Amid the white-knuckle military situation on a Himalayan trijunction involving China, India and Bhutan, any high-level contact between Asia's giants, the main protagonists of the high-altitude drama, is a good sign. That it should have involved China's State Councillor Yang Jiechi and India's National Security Adviser Ajit Doval - designated special representatives of their nations for border talks - is particularly welcome, even if it took place on the sidelines of a conference of Brics security chiefs. The worrying point is that it has taken five weeks for the two nations to have this first high-level contact.
Ahead of the meeting, Foreign Minister Wang Yi, the most senior Chinese official to comment on the situation, had said the solution to the problem lay in a "conscientious Indian withdrawal". His Indian counterpart, Mrs Sushma Swaraj, said on Thursday that only a mutual pullback would be acceptable after China's "unilateral" action to change the status quo. While it is normal practice to make maximum demands at the start of negotiations, the current tension was undeniably sparked when Indian troops moved in to help the Bhutanese army resist China's attempt to build a road on a dirt track in territory claimed by Thimphu. New Delhi, which has chafed at what it calls "aggressive" Chinese patrolling of the border in recent years, says it has treaty obligations to help its neighbour.
While rifles have been pointed downward, there has been pushing and shoving between troops. In so remote a place and with tempers running high, there is no knowing what could happen when hundreds of troops face off within 150m of each other. An exemplary approach to resolving border tensions would be a sequenced withdrawal, followed by meaningful negotiations.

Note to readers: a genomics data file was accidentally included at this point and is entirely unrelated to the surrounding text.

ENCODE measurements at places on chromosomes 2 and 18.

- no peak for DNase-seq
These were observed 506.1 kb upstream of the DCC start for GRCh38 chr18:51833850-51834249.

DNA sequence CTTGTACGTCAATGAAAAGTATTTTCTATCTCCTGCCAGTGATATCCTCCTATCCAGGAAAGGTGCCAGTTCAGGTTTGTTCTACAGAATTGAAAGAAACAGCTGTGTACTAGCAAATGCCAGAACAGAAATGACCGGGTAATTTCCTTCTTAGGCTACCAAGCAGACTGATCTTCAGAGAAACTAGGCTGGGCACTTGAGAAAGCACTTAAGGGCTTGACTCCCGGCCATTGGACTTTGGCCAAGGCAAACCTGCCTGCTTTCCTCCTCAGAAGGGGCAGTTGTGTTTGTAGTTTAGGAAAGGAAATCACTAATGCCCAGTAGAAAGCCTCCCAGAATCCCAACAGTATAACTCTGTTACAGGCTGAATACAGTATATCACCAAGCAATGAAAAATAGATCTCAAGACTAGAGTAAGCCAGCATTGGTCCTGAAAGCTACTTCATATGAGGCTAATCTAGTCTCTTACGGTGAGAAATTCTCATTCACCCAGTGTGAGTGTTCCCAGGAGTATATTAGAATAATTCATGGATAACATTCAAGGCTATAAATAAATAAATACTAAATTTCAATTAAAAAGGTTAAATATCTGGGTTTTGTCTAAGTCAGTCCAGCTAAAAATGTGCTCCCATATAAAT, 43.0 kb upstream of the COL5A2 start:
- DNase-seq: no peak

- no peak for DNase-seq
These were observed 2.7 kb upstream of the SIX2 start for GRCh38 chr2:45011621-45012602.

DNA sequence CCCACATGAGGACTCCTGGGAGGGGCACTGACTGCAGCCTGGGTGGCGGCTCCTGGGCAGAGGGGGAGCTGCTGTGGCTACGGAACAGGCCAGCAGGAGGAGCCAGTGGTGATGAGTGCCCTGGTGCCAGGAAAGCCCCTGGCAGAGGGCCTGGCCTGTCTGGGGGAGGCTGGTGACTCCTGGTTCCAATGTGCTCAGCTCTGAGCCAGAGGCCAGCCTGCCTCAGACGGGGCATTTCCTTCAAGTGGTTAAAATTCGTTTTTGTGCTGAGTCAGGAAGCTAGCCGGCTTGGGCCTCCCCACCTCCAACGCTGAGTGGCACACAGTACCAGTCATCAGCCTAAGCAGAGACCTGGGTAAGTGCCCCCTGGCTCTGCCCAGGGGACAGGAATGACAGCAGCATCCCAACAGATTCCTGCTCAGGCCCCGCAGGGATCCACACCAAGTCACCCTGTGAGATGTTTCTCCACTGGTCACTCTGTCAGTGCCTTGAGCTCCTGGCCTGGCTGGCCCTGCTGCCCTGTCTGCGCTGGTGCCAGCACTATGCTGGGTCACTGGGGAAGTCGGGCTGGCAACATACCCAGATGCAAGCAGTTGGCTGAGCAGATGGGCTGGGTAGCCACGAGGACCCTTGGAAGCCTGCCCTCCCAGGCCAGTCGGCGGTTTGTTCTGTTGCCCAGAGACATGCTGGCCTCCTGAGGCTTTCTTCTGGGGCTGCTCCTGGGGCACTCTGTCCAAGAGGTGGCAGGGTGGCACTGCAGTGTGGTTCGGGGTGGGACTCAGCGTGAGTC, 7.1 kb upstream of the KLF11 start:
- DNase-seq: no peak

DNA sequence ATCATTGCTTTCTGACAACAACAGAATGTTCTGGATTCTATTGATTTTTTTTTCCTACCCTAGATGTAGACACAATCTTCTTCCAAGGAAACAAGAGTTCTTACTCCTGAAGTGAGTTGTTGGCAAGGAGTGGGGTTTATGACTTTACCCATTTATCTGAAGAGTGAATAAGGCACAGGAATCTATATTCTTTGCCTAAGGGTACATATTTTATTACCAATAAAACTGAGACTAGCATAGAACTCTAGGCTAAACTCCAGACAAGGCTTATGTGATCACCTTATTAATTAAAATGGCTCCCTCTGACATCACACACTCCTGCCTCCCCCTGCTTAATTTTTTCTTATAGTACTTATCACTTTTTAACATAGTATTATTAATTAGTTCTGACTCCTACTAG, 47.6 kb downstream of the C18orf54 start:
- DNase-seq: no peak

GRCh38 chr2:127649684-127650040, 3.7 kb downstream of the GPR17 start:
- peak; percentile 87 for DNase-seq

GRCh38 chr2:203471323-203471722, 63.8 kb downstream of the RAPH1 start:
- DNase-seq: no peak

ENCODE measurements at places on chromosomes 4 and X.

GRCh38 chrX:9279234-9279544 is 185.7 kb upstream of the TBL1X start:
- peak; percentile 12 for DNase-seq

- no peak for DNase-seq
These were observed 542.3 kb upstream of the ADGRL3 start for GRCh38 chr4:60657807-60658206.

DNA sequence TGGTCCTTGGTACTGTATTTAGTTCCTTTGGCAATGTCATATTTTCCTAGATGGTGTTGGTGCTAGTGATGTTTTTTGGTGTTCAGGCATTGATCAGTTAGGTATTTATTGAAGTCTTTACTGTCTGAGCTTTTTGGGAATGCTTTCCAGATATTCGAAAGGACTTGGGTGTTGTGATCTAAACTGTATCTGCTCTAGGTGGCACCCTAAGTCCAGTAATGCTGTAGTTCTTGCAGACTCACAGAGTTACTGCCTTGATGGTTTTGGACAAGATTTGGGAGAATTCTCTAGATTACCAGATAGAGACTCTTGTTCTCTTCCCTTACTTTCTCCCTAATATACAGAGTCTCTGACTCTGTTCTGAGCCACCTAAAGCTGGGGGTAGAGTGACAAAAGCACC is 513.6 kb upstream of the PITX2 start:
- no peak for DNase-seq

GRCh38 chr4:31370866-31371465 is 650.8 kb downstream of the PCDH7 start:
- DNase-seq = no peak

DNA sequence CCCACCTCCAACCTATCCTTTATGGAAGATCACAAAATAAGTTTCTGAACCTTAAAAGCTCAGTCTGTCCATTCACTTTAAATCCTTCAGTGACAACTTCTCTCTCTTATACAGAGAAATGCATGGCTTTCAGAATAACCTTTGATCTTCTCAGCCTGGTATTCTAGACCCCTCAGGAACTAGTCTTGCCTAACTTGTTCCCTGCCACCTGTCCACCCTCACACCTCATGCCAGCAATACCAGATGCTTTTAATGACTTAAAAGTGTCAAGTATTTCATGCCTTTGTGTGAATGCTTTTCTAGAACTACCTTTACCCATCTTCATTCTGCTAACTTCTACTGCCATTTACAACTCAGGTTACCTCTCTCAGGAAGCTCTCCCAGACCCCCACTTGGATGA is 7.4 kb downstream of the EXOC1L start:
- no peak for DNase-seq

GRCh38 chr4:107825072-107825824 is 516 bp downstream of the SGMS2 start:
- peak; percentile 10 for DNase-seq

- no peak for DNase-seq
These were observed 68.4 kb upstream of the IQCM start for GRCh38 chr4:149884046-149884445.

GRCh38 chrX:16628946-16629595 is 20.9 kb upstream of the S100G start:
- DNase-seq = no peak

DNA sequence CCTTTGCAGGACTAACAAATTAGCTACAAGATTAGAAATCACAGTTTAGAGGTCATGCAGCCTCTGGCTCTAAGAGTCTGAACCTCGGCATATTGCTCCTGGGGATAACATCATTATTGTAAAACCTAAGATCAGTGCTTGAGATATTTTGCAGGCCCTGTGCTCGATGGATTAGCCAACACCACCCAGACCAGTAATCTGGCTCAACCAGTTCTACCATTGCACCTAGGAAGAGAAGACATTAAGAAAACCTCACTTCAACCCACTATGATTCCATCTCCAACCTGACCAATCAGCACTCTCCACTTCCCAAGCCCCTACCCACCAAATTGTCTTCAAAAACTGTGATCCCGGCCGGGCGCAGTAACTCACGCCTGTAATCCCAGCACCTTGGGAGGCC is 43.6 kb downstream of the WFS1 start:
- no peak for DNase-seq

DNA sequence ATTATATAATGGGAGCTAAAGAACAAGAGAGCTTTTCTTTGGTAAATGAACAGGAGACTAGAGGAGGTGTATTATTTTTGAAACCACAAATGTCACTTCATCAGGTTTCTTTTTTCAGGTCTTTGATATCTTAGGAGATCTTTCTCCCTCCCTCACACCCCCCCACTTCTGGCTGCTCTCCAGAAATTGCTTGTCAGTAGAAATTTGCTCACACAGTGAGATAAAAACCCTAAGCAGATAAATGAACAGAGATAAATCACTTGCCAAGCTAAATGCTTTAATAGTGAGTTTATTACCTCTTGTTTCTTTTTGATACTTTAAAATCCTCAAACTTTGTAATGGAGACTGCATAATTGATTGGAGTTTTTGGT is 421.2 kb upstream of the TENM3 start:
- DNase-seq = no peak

However, the muscular style of governance at home, favoured by the top leadership of China and India, makes it hard politically to appear pliant in the global arena. President Xi Jinping has a key party congress ahead of him, and Mr Narendra Modi faces elections, possibly next year.
Untethered territorial nationalism being a stand-out risk in Asia, the world would look to China and India to serve as an exemplar in the wise management of border issues that might take a long time to work out peacefully. If a better, more culturally-attuned dispute-resolution model is to ever emerge out of Asia, it would surely be one that its two giants have tested and given their imprimatur to.
Conflict as a means of establishing claims should never be an option. Strategists are only too aware that the deterrence levels built up by military powers make it nigh impossible for any single giant to impose its will on another, without suffering enormous consequences itself. The impact on the region as a whole would be grave too.